Thinking back on Maggie Nelson, The Argonauts and Chris Kraus, I Love Dick. They are both versions of Nelson’s “autotheory,” using theory as a tool of personal self-interrogation, using others’ reasoning as punctuation, explication, and nuance in one’s own story.
I want very much to fold this beautiful theoretically-infused form of self-representation into my writing. I see now how this is exactly the project I undertook in Before & After, though then I was grappling with scientific understandings of the world rather than theoretical understandings of the person. To a large degree I still am, though I want very much to fold in theory, to fold in, though I am not smart enough to do it, everything.
This is the project I would like to embrace, to embody, in my work: I have only touched the very tip of the iceberg, only even just now broached this possibility to myself. But I see the project as a kind of social-philosophical impulse that I now believe to be nearly impossible for me to enact in the real world, with real people (i.e. in conversation), and must try to develop instead, in a more systematic and attentive way than I have in the past, with ideas and with books.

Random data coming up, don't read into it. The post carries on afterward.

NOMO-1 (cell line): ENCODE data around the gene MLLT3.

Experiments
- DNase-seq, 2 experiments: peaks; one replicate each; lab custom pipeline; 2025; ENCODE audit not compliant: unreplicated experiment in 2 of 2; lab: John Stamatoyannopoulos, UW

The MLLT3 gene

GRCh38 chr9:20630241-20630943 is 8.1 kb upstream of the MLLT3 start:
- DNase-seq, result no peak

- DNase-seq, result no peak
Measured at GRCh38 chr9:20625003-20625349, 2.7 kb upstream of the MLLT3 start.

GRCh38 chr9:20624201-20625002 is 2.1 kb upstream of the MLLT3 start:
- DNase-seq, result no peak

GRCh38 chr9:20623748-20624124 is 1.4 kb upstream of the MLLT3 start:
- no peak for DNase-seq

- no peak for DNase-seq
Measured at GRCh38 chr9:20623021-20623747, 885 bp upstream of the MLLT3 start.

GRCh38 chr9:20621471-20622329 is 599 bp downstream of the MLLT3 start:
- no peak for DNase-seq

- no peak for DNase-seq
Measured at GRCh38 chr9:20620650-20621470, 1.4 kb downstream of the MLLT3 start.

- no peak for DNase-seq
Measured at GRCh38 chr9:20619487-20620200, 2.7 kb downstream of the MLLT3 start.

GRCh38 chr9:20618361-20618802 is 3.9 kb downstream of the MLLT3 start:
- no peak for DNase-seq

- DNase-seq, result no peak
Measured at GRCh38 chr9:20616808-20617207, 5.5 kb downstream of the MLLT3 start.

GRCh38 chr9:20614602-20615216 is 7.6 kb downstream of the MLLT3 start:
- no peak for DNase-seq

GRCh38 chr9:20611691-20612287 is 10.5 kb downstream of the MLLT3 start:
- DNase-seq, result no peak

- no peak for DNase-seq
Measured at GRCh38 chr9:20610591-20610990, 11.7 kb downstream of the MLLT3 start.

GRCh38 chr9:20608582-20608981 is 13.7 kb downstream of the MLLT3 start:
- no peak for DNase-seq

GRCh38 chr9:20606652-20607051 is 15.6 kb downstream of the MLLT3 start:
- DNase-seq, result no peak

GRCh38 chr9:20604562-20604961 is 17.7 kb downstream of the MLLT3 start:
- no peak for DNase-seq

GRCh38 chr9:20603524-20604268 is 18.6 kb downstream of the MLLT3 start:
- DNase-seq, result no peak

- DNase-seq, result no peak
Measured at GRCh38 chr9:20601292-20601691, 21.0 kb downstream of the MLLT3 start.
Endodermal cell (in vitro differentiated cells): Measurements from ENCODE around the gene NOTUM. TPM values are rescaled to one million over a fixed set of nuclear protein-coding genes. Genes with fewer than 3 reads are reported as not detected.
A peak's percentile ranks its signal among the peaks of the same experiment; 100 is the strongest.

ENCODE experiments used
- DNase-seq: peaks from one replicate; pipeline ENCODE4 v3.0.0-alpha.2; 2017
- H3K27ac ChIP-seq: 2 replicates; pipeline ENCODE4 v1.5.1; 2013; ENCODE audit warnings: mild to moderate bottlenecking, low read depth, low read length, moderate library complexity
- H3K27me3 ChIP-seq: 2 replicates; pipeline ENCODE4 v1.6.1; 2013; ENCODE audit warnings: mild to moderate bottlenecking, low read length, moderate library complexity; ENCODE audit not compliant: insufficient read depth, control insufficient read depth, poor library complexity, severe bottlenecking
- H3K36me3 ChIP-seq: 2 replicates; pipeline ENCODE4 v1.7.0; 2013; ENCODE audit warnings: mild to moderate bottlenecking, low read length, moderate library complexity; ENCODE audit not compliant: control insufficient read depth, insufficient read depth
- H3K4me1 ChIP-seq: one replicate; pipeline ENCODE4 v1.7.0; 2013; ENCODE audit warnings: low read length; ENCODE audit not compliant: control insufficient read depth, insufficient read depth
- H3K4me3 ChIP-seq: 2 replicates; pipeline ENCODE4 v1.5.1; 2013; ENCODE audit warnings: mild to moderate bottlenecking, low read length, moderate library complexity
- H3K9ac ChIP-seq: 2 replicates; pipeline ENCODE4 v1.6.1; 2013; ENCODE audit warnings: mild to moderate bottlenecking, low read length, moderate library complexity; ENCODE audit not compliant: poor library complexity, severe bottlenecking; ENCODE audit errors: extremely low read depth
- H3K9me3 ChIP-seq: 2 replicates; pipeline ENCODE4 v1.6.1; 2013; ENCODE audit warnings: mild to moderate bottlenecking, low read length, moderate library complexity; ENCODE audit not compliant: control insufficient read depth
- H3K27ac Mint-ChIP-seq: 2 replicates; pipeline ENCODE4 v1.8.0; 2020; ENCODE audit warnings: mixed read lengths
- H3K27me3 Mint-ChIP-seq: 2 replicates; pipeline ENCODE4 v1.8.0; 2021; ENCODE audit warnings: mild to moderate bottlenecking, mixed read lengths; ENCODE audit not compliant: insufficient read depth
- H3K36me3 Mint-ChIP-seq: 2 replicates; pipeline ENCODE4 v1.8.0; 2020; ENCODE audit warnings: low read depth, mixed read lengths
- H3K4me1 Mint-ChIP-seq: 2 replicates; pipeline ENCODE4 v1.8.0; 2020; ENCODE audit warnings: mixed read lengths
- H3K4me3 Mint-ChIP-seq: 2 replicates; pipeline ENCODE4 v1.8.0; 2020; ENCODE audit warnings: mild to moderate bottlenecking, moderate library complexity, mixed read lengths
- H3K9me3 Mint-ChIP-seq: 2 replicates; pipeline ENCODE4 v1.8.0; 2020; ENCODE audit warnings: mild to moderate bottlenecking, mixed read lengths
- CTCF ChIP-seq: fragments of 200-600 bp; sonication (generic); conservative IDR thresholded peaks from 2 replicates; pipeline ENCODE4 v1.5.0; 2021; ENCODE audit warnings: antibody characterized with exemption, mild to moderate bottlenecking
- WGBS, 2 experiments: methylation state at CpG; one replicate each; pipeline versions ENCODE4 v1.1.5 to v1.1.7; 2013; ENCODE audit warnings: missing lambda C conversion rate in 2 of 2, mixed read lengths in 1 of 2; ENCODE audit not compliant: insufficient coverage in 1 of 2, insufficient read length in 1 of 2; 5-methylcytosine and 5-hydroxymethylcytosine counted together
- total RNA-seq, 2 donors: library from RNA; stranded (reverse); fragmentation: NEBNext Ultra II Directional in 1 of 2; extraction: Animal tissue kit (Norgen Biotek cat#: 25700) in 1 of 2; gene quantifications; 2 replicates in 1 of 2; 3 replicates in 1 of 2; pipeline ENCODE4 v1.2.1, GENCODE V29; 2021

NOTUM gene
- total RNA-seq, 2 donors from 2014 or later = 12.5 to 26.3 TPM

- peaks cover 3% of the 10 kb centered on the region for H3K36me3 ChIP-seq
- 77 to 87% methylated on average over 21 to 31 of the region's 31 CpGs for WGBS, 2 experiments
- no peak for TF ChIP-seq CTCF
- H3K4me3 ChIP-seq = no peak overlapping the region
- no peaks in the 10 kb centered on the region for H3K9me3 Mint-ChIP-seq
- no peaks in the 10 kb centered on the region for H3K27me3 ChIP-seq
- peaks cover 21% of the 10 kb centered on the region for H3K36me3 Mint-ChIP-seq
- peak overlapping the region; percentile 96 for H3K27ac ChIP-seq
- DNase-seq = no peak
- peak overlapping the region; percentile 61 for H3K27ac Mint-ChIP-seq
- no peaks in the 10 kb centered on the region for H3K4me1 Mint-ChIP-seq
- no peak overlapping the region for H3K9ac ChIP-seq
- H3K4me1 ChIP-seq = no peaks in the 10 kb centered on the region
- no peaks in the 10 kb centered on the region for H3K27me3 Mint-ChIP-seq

I appreciate the risk writers take to be honest: I struggle toward this kind of self-revelation. I have avoided making the personal public, and now feeling too old, past the point of lust which would make the revelation thrilling. Yet full of the need to reveal.
I have gone back to being the nobody I was before that brief structure of the program: doing nothing, letting it all slip away. I have not written in a month or more, and the world is hurting. I do almost noting to help. I am truly useless, and keep trying to find the freedom therein, but I feel pretty certain that is a lie I tell myself, a rationalization, to keep from taking responsibility for my own grotesque apathy.
Everything I read reminds me of the importance of some saving work: work is all, second only, if second, to love. Love for me is assumed, but work is the project to be discovered and relentlessly pursued. I am lucky to be able to assume love; I am distraught at the receding mirage of work, and at the uselessness of the work that I pursue.